Lions 2013

British & Irish Lions

HKRFU chief Trevor Gregory raises hopes of future visits by Lions

Chief Gregory says after success of Saturday's visit to city ahead of Australia tests, HKRFU is keen to schedule trips in 2017 and 2021

PUBLISHED : Monday, 03 June, 2013, 3:21am
UPDATED : Saturday, 11 July, 2015, 12:02pm

The British & Irish Lions could be stopping over again in 2017 on their way to New Zealand, and in 2021 before South Africa, if ambitious plans by the Hong Kong Rugby Football Union bear fruit.

HKRFU chairman Trevor Gregory yesterday revealed there was every intention of hosting the Lions in the future on their way to play against the giants of southern hemisphere rugby.

"We have had a successful first stopover and we hope there will be many more," Gregory said. "From talking to the Lions management after the game, the initial feeling I got is that this is something they will definitely look at again.

"The only slight negative was the weather, but apart from that everyone from coaches to players loved Hong Kong."

Gregory said weather would not be a factor once the stadium at Kai Tak was built. The complex at the old airport site is expected to be ready by 2019.

"The new stadium will have a roof and the temperature inside the stadium can be controlled," Gregory said. "We will push for a game every four years. The target now is to put it on the calendar as a regular fixture. Once the tour of Australia is over, we will start talking once again and see how big an appetite there is for the Lions to return."

The first meeting between the Lions and the Barbarians on Hong Kong soil had been widely criticised for a number of reasons ranging from organisers pandering to commercial interests, the high costs of tickets - with only 28,643 fans turning up - and the ill-effects the Hong Kong weather would have on the players.

On the latter subject, Lions head coach Warren Gatland in his post-match assessment on Saturday night said the Hong Kong stopover had been a success.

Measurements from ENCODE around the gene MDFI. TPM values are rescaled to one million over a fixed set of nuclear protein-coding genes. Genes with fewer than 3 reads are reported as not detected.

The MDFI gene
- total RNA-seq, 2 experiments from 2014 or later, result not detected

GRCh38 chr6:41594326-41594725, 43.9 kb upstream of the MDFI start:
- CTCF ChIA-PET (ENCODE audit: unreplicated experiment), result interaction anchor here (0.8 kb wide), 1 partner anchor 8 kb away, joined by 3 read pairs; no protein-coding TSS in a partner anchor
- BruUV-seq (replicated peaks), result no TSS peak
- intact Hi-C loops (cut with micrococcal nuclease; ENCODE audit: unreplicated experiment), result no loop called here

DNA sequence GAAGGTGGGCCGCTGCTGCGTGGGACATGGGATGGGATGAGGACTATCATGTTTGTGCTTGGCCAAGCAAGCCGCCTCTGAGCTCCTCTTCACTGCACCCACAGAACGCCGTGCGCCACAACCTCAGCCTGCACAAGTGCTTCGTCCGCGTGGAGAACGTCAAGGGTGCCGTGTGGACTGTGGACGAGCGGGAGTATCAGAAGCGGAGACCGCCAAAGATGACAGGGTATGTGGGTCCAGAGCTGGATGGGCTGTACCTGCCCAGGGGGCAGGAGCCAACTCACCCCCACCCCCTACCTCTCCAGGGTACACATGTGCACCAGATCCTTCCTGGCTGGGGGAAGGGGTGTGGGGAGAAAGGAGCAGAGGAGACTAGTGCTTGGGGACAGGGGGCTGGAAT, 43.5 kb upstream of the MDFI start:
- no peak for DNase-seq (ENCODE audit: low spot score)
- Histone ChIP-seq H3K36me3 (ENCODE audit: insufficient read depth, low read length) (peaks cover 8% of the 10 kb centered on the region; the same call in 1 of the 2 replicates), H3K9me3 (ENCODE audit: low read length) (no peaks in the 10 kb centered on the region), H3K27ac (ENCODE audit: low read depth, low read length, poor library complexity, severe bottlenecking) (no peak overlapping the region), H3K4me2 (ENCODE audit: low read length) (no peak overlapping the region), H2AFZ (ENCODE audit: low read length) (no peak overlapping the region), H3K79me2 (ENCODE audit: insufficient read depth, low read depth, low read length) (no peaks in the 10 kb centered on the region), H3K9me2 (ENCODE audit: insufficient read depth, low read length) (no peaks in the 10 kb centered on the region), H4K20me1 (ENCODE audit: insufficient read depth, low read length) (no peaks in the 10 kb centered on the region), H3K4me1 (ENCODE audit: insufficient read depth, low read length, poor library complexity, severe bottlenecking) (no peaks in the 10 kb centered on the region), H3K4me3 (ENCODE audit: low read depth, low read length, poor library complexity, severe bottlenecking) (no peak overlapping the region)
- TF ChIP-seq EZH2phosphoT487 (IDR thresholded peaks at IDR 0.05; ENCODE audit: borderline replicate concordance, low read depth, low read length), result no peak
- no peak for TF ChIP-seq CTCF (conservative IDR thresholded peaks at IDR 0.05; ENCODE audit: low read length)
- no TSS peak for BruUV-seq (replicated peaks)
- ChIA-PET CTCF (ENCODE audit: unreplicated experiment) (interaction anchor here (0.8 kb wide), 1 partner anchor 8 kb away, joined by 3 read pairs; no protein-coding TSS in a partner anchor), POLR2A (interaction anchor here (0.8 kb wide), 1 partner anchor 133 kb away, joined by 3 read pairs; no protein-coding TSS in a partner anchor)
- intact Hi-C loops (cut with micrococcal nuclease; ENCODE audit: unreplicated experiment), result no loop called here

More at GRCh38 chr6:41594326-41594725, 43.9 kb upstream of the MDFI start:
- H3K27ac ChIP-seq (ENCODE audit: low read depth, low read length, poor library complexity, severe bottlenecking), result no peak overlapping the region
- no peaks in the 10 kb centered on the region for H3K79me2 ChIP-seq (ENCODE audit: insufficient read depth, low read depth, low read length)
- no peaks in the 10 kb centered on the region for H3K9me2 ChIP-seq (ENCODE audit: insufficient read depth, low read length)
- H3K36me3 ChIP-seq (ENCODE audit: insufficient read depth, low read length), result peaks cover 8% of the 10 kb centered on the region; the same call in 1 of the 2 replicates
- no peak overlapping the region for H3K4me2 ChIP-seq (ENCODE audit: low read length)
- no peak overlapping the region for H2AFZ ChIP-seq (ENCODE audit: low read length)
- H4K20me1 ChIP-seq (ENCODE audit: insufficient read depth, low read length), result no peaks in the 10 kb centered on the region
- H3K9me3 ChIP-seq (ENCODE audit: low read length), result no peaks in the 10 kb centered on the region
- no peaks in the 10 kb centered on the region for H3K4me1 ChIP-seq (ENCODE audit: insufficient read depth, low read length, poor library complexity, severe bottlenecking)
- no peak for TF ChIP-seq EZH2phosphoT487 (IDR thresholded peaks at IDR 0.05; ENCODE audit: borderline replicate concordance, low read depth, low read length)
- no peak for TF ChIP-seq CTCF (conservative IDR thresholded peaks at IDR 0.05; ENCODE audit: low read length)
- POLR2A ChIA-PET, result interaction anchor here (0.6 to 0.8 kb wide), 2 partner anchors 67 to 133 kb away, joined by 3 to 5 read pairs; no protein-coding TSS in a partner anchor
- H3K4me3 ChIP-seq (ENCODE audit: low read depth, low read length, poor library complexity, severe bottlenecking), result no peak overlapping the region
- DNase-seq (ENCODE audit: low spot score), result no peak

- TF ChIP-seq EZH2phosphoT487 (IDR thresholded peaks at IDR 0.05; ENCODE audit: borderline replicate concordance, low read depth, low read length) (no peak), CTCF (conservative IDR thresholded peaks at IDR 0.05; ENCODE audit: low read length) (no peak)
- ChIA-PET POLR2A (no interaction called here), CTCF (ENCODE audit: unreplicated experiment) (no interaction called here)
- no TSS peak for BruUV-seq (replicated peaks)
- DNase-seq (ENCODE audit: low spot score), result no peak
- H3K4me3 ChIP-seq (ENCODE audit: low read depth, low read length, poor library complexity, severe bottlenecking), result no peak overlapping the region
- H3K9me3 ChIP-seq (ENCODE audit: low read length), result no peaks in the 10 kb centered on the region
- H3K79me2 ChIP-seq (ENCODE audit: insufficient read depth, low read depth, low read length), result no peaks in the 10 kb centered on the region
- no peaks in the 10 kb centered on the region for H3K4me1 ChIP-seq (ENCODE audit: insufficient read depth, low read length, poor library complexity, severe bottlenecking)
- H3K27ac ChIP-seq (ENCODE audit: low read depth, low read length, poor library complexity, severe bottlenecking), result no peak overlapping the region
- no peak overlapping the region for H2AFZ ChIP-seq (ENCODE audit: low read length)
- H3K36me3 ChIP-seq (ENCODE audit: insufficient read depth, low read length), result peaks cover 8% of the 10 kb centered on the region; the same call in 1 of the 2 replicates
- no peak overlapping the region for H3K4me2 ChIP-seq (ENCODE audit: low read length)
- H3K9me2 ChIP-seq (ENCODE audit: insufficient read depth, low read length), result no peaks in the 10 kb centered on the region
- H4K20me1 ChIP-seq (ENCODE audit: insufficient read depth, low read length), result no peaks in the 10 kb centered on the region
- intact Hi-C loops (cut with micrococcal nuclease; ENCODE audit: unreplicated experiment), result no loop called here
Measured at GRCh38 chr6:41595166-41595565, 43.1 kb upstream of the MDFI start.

"Hong Kong has been good preparation," Gatland said.

"We've had a chance to look around Hong Kong, and the guys have had time to bond as a team without some of the interferences and intense scrutiny that we'll see when we get down to Australia."

The benefits of playing in hot and humid conditions were also likened by the Lions coaching staff to playing at altitude and it would be hugely beneficial to the team over the next few weeks.

Scrumhalf Mike Phillips told the BBC the match would do the Lions "a world of good". "It's a great way to start the tour and we can push on from here," he said.

The Lions play three tests against the Wallabies with the first on June 22 in Brisbane. Gatland's men are hoping to break a 16-year winless series drought.

Gregory stressed that rugby had been the driving force behind the visit and not commercial interests - even though the game earned television and broadcasting revenues of about HK$120 million, which went into the Lions' pockets. Despite it not being a sell-out, Gregory revealed the game would result in a profit for the HKRFU.

"This game was absolutely driven by rugby reasons," Gregory said. "The Lions felt that a stopover in Hong Kong would help bring the side together faster and I believe this was the case. As for ticket pricing, we didn't control that fully as they had a say.

"We came to the pricing structure together. If we are in a position to do this again, we will review it and see how low the lowest price must be and how high the most expensive ticket is.

"But what is interesting is that on Saturday, all the high-end tickets were sold. I'm not saying we got it wrong, but we will look at this for future Lions games as well as other international fixtures we plan to put on."

The Lions left yesterday for Perth to play their first game on Australian soil against Super Rugby's Western Force on Wednesday.